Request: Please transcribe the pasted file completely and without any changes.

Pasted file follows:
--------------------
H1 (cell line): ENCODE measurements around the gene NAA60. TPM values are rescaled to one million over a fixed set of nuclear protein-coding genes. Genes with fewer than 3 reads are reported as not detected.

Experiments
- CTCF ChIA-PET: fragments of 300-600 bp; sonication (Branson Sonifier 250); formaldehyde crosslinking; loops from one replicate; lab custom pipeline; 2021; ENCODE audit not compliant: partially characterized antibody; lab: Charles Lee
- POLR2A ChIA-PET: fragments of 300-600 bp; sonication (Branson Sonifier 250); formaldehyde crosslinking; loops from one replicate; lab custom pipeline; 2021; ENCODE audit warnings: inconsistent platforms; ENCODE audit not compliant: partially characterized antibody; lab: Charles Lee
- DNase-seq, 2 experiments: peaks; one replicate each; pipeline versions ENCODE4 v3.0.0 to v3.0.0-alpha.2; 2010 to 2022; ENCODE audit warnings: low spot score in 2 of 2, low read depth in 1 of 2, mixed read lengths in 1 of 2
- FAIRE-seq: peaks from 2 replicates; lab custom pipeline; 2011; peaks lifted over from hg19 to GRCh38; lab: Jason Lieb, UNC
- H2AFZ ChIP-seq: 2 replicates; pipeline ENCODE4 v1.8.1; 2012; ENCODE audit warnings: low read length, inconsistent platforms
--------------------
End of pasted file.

H1 (cell line): ENCODE measurements around the gene NAA60. TPM values are rescaled to one million over a fixed set of nuclear protein-coding genes. Genes with fewer than 3 reads are reported as not detected.

Experiments
- CTCF ChIA-PET: fragments of 300-600 bp; sonication (Branson Sonifier 250); formaldehyde crosslinking; loops from one replicate; lab custom pipeline; 2021; ENCODE audit not compliant: partially characterized antibody; lab: Charles Lee
- POLR2A ChIA-PET: fragments of 300-600 bp; sonication (Branson Sonifier 250); formaldehyde crosslinking; loops from one replicate; lab custom pipeline; 2021; ENCODE audit warnings: inconsistent platforms; ENCODE audit not compliant: partially characterized antibody; lab: Charles Lee
- DNase-seq, 2 experiments: peaks; one replicate each; pipeline versions ENCODE4 v3.0.0 to v3.0.0-alpha.2; 2010 to 2022; ENCODE audit warnings: low spot score in 2 of 2, low read depth in 1 of 2, mixed read lengths in 1 of 2
- FAIRE-seq: peaks from 2 replicates; lab custom pipeline; 2011; peaks lifted over from hg19 to GRCh38; lab: Jason Lieb, UNC
- H2AFZ ChIP-seq: 2 replicates; pipeline ENCODE4 v1.8.1; 2012; ENCODE audit warnings: low read length, inconsistent platforms